Why call merely inexplicable facts “brute”?

Calling a fact brute is a curious mix of the obvious and utterly obscure. In the philosophical discussions of the last few years, it means just “an inexplicable fact”, and so it does no more than negate the possibility of an explanation, or at least to negate any explanation by extrinsic causes (like agent causes). The word “brute” even frequently becomes the focus of attention, and so there are actually articles that parse degrees of brutishness or describe facts as relatively brute. But why focus on such a seemingly arbitrary word when “inexplicable” would do just as well?

Brute seems more like an idol or a totem. The brute is what is irrational and overpowering – the bête noire that lurks in the background. Brute is meant to give a fundamental character to things as just there but not as manifest or self evident. The mind sees nothing but is simply bound or overcome by a force that makes no sense and is incapable of doing so.

Brute facts thus seem more like a mythology, or at least a total view of explanation. The idea is that explanation itself at some point breaks down, becomes ridiculous, or no longer functions while at the same time there is some given that must be held to. There is, however, another crucial element – for the failure of explanation cannot be a mystery, that is, a sublime or superintelligible reality. “Bruteness” indicates a harshness or violence against the intellect, a frustration in the reaching for a goal while the solemn and lofty character of mystery is a direct negation of this sort of frustration.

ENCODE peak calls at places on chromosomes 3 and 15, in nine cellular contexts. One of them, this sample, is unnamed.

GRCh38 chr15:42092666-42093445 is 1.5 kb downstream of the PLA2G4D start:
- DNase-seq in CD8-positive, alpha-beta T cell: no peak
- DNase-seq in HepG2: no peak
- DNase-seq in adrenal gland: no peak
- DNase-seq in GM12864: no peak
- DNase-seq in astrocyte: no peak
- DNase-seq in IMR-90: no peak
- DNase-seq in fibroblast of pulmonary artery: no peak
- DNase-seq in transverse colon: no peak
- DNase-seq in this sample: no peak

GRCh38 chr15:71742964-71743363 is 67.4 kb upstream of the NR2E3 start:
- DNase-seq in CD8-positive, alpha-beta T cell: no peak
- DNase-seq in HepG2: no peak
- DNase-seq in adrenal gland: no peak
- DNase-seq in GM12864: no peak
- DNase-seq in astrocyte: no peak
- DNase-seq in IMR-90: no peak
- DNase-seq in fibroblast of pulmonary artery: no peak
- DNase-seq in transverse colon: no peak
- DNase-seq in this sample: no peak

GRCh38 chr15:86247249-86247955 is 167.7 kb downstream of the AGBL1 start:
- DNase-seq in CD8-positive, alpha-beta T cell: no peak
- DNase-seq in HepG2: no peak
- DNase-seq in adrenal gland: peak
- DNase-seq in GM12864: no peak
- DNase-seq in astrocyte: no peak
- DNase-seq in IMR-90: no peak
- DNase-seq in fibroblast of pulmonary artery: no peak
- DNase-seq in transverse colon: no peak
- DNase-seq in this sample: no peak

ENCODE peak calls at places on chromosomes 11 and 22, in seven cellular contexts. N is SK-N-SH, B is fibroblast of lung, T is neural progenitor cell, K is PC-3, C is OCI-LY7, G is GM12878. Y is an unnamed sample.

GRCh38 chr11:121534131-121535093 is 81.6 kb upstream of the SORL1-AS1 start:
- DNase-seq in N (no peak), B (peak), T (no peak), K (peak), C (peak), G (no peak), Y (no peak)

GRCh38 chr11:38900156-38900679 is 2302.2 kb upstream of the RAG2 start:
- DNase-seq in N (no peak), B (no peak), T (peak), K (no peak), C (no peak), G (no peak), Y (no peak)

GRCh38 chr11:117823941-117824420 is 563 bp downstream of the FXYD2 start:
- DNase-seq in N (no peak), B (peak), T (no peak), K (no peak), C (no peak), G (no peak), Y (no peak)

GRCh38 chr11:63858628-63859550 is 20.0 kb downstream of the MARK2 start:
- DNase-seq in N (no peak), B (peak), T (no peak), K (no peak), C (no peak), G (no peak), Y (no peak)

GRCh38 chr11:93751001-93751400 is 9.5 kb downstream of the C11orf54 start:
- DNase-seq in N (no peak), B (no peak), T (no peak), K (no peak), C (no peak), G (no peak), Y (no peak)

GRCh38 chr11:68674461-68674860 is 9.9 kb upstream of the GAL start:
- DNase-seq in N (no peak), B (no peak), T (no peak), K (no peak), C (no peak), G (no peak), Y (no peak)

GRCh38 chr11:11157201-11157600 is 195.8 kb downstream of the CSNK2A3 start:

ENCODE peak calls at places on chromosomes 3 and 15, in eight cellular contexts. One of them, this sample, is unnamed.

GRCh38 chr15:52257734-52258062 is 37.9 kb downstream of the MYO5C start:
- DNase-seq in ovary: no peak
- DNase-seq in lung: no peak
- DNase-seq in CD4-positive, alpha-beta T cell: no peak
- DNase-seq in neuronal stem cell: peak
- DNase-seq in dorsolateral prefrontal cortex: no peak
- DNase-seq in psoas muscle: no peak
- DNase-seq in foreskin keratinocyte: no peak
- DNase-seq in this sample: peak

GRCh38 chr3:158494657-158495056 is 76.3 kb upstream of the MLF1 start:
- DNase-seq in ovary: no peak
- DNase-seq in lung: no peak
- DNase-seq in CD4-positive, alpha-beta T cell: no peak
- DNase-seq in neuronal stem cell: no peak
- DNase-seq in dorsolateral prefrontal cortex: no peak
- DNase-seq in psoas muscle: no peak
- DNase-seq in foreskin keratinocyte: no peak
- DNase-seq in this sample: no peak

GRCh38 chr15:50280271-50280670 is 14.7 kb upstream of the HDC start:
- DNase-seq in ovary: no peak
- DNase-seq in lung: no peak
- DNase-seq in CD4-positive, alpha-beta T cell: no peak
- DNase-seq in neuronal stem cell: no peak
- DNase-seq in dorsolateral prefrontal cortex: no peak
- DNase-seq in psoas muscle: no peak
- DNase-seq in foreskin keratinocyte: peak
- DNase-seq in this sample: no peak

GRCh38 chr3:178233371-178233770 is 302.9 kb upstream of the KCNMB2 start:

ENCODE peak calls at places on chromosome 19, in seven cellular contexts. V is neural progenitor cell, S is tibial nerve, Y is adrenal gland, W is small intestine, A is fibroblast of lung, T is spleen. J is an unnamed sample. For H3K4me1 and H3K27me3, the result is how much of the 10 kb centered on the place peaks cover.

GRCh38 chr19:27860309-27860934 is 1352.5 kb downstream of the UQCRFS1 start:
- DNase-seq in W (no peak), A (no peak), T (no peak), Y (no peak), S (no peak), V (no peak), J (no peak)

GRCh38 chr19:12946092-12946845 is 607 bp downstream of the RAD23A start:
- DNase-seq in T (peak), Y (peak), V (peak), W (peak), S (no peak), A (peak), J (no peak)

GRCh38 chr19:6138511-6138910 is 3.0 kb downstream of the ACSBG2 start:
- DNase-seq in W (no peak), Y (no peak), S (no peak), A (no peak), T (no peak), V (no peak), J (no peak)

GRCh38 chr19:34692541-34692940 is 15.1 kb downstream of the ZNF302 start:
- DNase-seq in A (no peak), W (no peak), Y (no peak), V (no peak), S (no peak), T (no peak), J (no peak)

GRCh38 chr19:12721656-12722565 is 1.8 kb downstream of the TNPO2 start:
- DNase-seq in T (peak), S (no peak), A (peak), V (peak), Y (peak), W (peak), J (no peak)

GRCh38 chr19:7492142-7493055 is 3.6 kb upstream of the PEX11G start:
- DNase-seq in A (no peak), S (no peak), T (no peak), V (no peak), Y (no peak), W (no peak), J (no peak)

And so we hang onto brute because it alone conveys the dark mythology of fundamental frustration.

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2 Comments

  1. sancrucensis said,

    March 10, 2014 at 9:31 pm

    “There are actually articles that parse degrees of brutishness or describe facts as relatively brute.”

    That is actually the original use of “brute fact.” In Anscombe’s original formulation facts can only be brute relative to other facts. (The grocer carting potatoes to my house is brute relative to supplying me with potatoes, but supplying me with potatoes is itself brute w/r/t me owing him money). She doesn’t as far as I can remember bring up the idea of a fact that could be _absolutely_ brute.

    • March 11, 2014 at 6:43 am

      In the original use of “fact” (in Vico) it was a thing done or accomplished by us, and so always had an explanation from an extrinsic cause. It was something that necessarily had an explanation intelligible to us, and was even true relative to us. Perhaps the inner logic of making this sort of truth fundamental developed to the point where such truths could only be “brute”, i.e. lacking an absolute basis or truth. We get this if combine Ratzinger’s account of facts in Introduction to Christianity with ST 1.16.1.


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